The Corcoran Center’s career event delivers timely advice in a newly digital format
Navigating a semester like no other is one thing. But preparing to launch a career amid the economic uncertainty of a global pandemic is something else entirely. Yet—even as they continue to take classes, meet with advisors, participate in clubs, and serve their communities virtually this fall—Carroll School students are being encouraged to look beyond the extraordinary moment we’re in, and consider the career paths they might pursue after graduation.
The efforts to prepare management students to enter the job market—perhaps more critical now than ever—extend beyond the Career Services offices at the Carroll School. Each year, the Joseph E. Corcoran Center for Real Estate and Urban Action brings together Boston College faculty and alumni for its “Launching Your Real Estate Career” event. The live presentation and panel discussion introduces students of all majors to industry trends and career opportunities in commercial real estate and urban development, with the aim of inspiring the next generation of ethical real estate professionals.
Like so much else this fall, the in-person event required retooling to accommodate new COVID-19 guidelines. What had been a one-night event held every October in Fulton Hall for undergraduates was overhauled: the 2020 edition of “Launching Your Real Estate Career” is a dynamic, four-part online learning experience, accessible to anyone with a keen interest in real estate development. Corcoran Center Executive Director Neil McCullagh called the virtual adaptation “a great demonstration of student leadership and organization during the pandemic.”
The hybrid event combined pre-recorded presentations and interviews with a series of live, virtual Q&A networking sessions. Edward Chazen, senior lecturer at the Carroll School and an expert in real estate finance, delivers an introductory overview of the state of the industry and current hiring trends, while students interview BC graduates working in various areas of real estate, from financing and brokerage to affordable housing development. The same alums returned for the live events, held over Zoom in mid-November. Each shared what is most exciting, and most challenging, about the work they do. And each gave advice for fellow Eagles considering a similar career path.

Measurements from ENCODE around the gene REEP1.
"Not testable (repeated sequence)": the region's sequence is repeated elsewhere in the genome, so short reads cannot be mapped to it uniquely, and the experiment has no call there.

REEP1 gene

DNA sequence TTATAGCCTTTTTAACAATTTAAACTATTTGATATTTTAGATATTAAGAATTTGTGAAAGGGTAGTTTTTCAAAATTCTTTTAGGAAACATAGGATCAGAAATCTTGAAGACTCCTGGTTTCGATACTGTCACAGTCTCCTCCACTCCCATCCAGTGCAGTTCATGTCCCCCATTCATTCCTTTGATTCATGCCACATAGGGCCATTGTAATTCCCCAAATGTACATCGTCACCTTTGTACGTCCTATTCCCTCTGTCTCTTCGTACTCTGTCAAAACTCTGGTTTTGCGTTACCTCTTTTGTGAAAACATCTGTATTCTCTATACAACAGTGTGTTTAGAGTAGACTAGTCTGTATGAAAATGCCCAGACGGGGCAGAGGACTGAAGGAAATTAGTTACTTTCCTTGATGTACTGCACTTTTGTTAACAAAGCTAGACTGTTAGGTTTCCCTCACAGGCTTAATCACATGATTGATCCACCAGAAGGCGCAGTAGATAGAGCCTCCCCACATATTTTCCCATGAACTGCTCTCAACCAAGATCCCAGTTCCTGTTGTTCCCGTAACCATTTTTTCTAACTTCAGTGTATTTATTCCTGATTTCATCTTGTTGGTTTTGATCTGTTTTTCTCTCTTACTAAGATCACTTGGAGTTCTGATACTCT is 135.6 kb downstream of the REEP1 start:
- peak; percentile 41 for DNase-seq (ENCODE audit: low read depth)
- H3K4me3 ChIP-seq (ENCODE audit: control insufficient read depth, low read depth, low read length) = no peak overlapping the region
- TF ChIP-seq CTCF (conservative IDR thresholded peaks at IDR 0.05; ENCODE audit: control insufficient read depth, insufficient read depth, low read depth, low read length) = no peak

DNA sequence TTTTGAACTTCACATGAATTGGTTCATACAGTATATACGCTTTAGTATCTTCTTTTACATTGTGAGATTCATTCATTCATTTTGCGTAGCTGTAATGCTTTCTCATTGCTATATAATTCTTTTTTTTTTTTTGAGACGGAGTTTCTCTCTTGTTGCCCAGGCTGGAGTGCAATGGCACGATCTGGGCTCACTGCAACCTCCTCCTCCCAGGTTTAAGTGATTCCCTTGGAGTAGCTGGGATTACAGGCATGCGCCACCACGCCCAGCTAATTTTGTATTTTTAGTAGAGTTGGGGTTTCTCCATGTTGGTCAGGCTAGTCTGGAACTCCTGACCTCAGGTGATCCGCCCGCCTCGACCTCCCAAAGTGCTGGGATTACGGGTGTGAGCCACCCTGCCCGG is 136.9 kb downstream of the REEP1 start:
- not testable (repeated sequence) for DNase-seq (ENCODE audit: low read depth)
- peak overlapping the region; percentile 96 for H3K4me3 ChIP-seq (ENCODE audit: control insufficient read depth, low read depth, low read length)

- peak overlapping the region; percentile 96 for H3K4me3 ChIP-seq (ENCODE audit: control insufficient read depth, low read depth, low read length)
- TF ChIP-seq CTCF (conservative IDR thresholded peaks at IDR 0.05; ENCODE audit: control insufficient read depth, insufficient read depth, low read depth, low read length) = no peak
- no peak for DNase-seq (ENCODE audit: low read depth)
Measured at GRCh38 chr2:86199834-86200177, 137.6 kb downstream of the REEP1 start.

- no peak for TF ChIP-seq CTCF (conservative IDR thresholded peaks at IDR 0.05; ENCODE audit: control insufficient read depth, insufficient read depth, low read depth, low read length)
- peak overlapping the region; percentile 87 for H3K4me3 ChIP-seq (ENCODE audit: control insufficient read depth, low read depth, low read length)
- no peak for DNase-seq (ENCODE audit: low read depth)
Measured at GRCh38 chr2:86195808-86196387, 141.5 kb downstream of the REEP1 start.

Such insights are especially valuable at a time when the COVID-19 pandemic has upended entire sectors of real estate, from retirement housing and urban hotel chains to enclosed shopping malls and other brick-and-mortar retail. In his opening lecture, Chazen explains that, before February and March of this year, the U.S. real estate industry was in the midst of a very long growth cycle, the longest in history in fact.
“Unfortunately, we’re now in a downturn period, but that also presents opportunities—and opportunities for jobs,” Chazen says. He goes on to outline precisely where those opportunities lie (from life science laboratories to single-family rentals in the suburbs), and walks students through exactly how they can position themselves to pursue such avenues in the coming months and years.
Many alums say, even in this time of unusual economic distress, the key to landing a job in real estate may still be tried-and-true, traditional networking. “Don’t be afraid to reach out to people,” says Wade O’Neil ’17, an investment analyst at AEW Capital Management. “The worst thing people can ever say is ‘no.’”
Aaron Horne ’17, who is now a project manager focused on urban neighborhood development at Trinity Financial, sent out handwritten letters in his job search. But after the sudden shift to remote work this year, he thinks people are all the more receptive to online outreach. “Even in terms of having an interview or a sit-down coffee with someone, you can utilize Zoom like we’re doing now,” Horne says.
Grace Keating ’19, a financial analyst at commercial real estate firm CBRE, says she “called people nonstop senior year” requesting informational interviews. She thinks picking up the phone may be more important now than ever. “Things are hopefully opening up and getting better, and you want to be the last person someone talked to,” says Keating. “So you gotta call as many people as you can.”
As mentioned earlier, the full recordings from “Launching Your Real Estate Career” are available on the Corcoran Center’s website.
— Leslie Ganson, Carroll School News